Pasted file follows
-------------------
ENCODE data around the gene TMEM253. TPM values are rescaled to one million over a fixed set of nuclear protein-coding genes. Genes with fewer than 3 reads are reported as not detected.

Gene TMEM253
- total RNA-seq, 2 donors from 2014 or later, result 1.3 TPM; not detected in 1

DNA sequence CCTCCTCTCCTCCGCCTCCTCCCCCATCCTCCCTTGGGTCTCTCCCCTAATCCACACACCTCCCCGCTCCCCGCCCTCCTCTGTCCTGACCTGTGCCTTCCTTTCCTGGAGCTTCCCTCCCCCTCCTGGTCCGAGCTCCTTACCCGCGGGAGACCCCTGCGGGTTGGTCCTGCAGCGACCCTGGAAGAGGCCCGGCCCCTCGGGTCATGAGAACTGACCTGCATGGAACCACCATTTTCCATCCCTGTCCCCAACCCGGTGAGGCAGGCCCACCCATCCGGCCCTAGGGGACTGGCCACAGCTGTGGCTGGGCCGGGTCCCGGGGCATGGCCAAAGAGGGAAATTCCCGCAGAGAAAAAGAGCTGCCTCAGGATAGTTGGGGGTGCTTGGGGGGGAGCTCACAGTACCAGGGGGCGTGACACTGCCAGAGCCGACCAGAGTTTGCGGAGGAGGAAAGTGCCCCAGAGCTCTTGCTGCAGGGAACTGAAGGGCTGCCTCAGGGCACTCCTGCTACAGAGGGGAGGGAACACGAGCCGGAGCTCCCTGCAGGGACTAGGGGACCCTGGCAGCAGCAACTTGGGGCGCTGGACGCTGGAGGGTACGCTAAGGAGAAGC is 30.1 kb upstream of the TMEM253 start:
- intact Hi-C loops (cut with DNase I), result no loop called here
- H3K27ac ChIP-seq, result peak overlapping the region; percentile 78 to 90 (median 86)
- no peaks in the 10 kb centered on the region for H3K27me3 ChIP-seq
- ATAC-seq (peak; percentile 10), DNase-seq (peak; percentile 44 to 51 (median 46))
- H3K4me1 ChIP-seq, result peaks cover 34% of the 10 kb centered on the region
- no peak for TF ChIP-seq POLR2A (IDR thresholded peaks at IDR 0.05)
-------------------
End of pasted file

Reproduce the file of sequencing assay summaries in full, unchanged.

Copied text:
ENCODE data around the gene TMEM253. TPM values are rescaled to one million over a fixed set of nuclear protein-coding genes. Genes with fewer than 3 reads are reported as not detected.

Gene TMEM253
- total RNA-seq, 2 donors from 2014 or later, result 1.3 TPM; not detected in 1

DNA sequence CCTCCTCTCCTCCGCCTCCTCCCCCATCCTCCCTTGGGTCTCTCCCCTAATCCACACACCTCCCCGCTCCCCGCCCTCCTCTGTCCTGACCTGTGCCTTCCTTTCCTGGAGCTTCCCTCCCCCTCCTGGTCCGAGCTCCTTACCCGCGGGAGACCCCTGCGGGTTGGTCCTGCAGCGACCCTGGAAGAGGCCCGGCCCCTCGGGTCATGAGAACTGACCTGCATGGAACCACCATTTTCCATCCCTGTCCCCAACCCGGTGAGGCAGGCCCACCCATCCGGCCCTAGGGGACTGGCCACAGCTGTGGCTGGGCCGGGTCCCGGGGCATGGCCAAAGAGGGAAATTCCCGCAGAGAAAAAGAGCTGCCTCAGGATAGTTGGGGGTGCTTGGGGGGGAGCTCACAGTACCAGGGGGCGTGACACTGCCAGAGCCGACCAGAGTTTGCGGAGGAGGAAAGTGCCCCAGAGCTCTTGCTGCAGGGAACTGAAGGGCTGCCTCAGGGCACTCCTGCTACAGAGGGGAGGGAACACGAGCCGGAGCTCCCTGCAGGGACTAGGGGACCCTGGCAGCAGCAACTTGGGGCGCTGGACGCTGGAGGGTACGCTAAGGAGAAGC is 30.1 kb upstream of the TMEM253 start:
- intact Hi-C loops (cut with DNase I), result no loop called here
- H3K27ac ChIP-seq, result peak overlapping the region; percentile 78 to 90 (median 86)
- no peaks in the 10 kb centered on the region for H3K27me3 ChIP-seq
- ATAC-seq (peak; percentile 10), DNase-seq (peak; percentile 44 to 51 (median 46))
- H3K4me1 ChIP-seq, result peaks cover 34% of the 10 kb centered on the region
- no peak for TF ChIP-seq POLR2A (IDR thresholded peaks at IDR 0.05)